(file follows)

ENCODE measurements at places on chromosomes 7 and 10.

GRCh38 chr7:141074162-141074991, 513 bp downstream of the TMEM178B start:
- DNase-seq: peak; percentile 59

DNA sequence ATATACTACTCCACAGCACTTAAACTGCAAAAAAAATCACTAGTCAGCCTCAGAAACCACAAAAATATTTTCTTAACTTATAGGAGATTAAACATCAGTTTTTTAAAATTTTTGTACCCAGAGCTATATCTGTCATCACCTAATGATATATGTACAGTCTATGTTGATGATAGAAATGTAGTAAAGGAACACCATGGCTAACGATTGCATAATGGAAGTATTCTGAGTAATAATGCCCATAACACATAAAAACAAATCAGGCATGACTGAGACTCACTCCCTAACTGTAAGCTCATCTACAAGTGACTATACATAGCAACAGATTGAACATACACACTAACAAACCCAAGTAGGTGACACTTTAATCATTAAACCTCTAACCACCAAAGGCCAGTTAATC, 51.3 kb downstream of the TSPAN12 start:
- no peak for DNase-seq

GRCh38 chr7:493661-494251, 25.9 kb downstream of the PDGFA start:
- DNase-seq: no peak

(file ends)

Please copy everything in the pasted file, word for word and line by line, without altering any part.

ENCODE measurements at places on chromosomes 7 and 10.

GRCh38 chr7:141074162-141074991, 513 bp downstream of the TMEM178B start:
- DNase-seq: peak; percentile 59

DNA sequence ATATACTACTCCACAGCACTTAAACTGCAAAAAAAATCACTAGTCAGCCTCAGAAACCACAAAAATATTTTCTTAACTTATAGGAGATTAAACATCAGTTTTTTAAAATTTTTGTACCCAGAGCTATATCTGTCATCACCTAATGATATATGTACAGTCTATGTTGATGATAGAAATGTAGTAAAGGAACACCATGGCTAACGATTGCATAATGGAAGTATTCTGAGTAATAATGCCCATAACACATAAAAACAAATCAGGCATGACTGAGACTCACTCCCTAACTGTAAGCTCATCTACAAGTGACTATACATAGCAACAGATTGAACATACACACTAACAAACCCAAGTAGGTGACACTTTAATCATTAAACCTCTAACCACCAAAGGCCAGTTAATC, 51.3 kb downstream of the TSPAN12 start:
- no peak for DNase-seq

GRCh38 chr7:493661-494251, 25.9 kb downstream of the PDGFA start:
- DNase-seq: no peak